News / Africa

Late South African Writer Described as Woman of Principle

FILE - Nobel Priize winning author Nadine Gordimer arrives for the South African premier of the movie "Mandela - Long Walk To Freedom" in Johannesburg, Nov. 3, 2013.FILE - Nobel Priize winning author Nadine Gordimer arrives for the South African premier of the movie "Mandela - Long Walk To Freedom" in Johannesburg, Nov. 3, 2013.
x
FILE - Nobel Priize winning author Nadine Gordimer arrives for the South African premier of the movie "Mandela - Long Walk To Freedom" in Johannesburg, Nov. 3, 2013.
FILE - Nobel Priize winning author Nadine Gordimer arrives for the South African premier of the movie "Mandela - Long Walk To Freedom" in Johannesburg, Nov. 3, 2013.
James Butty

South African writer and Nobel laureate Nadine Gordimer has died in her Johannesburg home at the age of 90.

Gordimer was an anti-apartheid activist whose writings helped to expose South Africa’s white-minority rule government to a global readership.

Libby Meintjes is head of the School of Languages and Literature at the University of Witwatersrand in Johannesburg, describes Gordimer as a woman of principle.

Meintjes said that as an early member of the African National Congress (ANC), Gordimer believed that even if she did not agree with everything the ANC stood for, she wanted to join to make it a better organization.

“She’s a woman of principle and she’s always been an activist aside from being a literate person. She has always shown a tremendous strength of character with an indomitable spirit,” she said.

Gordimer was a critic of white-minority rule whose unbanned novels the late Nelson Mandela said he read during his years of imprisonment.

The Nelson Mandela Foundation described her as “a great writer, patriot and voice for equality and democracy”.

Meintjes said Gordimer was also believed to have helped write Mandela’s “famous” speech at his treason trial.

“All her work had political feelings. She had great concern around the issue of apartheid and racism. I think she also helped Mandela write his famous speech at the treason trial,” Meintjes said.

Meintjes said Gordimer became a member of the African National Congress when it was banned.

“She in fact was well ahead of her time in many ways because she reached her hand out to people all around, and she became involved with the ANC. She said even if she did not agree with all the principles of the ANC, she joined it to make it a better organization. That was basically the philosophy from which she worked,” Meintjes said.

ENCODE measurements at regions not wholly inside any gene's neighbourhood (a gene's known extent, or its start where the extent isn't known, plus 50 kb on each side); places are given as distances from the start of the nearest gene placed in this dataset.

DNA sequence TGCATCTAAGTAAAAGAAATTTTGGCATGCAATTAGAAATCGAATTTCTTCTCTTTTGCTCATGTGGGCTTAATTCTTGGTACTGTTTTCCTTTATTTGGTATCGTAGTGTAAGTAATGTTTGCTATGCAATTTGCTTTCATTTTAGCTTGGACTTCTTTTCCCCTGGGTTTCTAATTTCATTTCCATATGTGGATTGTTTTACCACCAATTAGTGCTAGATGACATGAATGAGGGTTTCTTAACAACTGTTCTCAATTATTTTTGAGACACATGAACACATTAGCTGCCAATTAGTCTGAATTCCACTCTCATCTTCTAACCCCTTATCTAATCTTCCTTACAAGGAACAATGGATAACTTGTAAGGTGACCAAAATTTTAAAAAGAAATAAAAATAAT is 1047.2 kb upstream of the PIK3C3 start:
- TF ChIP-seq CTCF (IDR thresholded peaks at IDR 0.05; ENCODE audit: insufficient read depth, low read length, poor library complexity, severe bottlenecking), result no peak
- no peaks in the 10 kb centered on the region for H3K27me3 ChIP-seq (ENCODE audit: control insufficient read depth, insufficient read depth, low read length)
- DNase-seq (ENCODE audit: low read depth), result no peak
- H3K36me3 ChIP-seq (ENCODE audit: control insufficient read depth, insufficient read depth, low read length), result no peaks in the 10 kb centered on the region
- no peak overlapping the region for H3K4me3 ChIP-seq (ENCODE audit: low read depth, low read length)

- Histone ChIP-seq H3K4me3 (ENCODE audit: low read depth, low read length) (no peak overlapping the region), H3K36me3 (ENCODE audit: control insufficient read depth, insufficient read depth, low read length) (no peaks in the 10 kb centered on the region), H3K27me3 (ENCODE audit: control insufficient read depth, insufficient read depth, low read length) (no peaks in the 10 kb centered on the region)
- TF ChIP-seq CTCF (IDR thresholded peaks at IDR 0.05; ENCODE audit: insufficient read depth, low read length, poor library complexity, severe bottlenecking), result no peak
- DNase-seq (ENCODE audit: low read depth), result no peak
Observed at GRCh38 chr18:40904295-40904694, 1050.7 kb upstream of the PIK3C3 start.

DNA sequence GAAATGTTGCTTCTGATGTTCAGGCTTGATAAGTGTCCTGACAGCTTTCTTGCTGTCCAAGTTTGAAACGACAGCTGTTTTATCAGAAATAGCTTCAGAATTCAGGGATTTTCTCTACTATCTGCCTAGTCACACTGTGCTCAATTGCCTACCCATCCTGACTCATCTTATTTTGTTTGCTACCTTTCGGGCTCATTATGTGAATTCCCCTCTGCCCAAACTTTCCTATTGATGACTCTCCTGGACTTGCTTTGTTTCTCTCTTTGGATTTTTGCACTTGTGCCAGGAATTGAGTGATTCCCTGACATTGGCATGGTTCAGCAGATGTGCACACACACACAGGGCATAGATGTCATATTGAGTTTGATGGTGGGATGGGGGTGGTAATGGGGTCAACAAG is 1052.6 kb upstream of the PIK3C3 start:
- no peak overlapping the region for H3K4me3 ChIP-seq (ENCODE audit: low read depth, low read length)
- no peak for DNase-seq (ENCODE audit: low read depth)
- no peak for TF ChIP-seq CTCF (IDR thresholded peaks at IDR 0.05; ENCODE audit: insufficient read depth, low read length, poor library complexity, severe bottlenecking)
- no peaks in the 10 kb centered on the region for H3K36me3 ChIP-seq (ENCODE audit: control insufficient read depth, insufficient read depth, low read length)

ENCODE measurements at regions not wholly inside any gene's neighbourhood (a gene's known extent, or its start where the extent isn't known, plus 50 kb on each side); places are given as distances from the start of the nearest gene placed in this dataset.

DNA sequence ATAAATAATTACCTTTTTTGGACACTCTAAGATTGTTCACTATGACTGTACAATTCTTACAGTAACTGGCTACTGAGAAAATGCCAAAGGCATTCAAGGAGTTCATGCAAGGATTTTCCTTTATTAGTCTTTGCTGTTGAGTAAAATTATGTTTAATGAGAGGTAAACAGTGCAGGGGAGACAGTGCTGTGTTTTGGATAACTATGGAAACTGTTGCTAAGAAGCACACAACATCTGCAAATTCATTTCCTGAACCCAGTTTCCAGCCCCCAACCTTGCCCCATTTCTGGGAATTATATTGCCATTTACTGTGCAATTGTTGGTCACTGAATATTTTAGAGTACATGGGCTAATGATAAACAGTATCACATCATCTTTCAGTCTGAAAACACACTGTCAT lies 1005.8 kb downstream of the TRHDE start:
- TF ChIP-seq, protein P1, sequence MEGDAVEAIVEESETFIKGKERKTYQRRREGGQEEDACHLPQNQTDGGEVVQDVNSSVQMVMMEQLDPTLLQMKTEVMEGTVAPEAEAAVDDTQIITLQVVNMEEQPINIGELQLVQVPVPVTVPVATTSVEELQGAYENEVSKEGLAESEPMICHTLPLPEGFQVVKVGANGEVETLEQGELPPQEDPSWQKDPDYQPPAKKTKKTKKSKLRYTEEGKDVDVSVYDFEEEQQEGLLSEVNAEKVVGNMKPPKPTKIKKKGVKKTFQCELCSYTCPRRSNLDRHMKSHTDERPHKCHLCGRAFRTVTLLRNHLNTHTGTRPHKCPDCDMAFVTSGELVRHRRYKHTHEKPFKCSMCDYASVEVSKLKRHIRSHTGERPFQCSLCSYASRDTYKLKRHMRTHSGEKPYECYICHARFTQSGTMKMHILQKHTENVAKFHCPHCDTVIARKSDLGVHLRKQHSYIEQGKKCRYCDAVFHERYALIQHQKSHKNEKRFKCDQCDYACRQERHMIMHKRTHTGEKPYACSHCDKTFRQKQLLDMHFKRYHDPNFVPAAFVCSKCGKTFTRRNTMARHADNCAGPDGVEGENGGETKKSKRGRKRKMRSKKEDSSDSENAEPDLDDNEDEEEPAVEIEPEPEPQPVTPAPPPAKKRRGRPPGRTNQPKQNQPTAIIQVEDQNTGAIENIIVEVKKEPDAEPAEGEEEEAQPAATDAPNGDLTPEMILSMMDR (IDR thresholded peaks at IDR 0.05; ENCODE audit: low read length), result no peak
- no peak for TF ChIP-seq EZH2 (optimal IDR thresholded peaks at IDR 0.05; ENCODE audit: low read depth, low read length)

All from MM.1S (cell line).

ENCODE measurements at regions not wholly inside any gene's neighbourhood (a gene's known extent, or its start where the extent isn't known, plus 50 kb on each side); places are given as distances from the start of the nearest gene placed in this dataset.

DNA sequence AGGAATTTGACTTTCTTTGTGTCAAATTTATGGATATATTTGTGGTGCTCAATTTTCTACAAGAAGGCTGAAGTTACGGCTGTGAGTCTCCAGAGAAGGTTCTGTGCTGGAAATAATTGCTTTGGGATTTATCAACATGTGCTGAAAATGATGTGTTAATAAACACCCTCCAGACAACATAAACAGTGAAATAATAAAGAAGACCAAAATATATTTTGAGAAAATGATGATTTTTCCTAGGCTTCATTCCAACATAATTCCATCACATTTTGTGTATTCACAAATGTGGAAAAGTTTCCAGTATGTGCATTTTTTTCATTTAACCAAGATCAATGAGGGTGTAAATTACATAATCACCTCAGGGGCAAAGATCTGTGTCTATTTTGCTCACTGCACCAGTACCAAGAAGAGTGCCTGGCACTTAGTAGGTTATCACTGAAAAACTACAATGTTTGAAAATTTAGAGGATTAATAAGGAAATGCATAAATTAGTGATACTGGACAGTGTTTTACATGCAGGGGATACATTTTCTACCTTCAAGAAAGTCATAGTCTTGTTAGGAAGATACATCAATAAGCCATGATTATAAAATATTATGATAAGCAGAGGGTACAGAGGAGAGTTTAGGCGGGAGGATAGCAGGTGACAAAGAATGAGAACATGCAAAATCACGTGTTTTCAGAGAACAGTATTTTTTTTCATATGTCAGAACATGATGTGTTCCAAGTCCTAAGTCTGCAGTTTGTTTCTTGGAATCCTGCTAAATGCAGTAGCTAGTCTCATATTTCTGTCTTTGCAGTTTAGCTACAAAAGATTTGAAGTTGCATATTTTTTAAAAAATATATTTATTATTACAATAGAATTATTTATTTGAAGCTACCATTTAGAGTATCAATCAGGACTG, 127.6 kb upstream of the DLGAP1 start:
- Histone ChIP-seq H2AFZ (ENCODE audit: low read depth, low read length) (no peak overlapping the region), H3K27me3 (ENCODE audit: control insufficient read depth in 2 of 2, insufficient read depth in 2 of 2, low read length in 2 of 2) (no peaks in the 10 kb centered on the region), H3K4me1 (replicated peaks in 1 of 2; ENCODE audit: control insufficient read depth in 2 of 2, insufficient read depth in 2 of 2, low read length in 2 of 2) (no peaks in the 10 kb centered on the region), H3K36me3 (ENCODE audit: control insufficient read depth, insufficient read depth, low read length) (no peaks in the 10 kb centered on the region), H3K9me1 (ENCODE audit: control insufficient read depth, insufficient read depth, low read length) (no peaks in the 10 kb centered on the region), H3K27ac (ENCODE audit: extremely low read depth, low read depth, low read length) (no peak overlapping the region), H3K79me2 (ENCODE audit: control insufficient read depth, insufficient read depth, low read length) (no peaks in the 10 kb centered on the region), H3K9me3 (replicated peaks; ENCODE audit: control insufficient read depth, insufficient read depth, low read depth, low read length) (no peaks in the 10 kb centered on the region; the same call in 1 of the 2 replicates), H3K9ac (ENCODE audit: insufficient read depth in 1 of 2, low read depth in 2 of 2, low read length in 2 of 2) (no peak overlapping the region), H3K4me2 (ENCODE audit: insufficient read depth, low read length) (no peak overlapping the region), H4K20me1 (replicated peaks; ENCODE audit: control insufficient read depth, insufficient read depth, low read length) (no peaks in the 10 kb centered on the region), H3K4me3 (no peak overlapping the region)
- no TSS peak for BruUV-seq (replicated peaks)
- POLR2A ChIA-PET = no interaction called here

Meintjes said even though Gordimer was a member of the ANC, she maintained her political independence throughout her life, and was critical when she felt it was necessary.

“Although she did appreciate the changes that have come about, she didn’t keep quite. She would speak her mind if she felt that things were not right,” Meintjes said.

Meintjes described Gordimer as a woman who stood up for the people who couldn’t stand up for themselves.

“She was very open, very carrying person and quite incisive,” Meintjes said.

Butty interview with Meintjes
Butty interview with Meintjesi
|| 0:00:00
...
 
🔇
X

 

You May Like

Koreas Mark 61st Anniversary of War Armistice

Muted observances on both sides of heavily-armed Demilitarized Zone that separates two decades-long enemies More

Judge Declares Washington DC Ban on Public Handguns Unconstitutional

Ruling overturns capital city's prohibition on carrying guns in pubic More

Pricey Hepatitis C Drug Draws Criticism

Activists are using the International AIDS Conference to criticize drug companies for charging high prices for life-saving therapies More

Featured Videos

Your JavaScript is turned off or you have an old version of Adobe's Flash Player. Get the latest Flash player.
Students in Business for Themselvesi
X
Mike O'Sullivan
July 26, 2014 11:04 AM
They're only high school students, but they are making accessories for shoes, fabricating backpacks and doing product photography - all through their own businesses. It's the result of a partnership between a non-profit organization that teaches entrepreneurship and their schools. VOA's Mike O'Sullivan and Deyane Moses met the budding entrepreneurs near Los Angeles.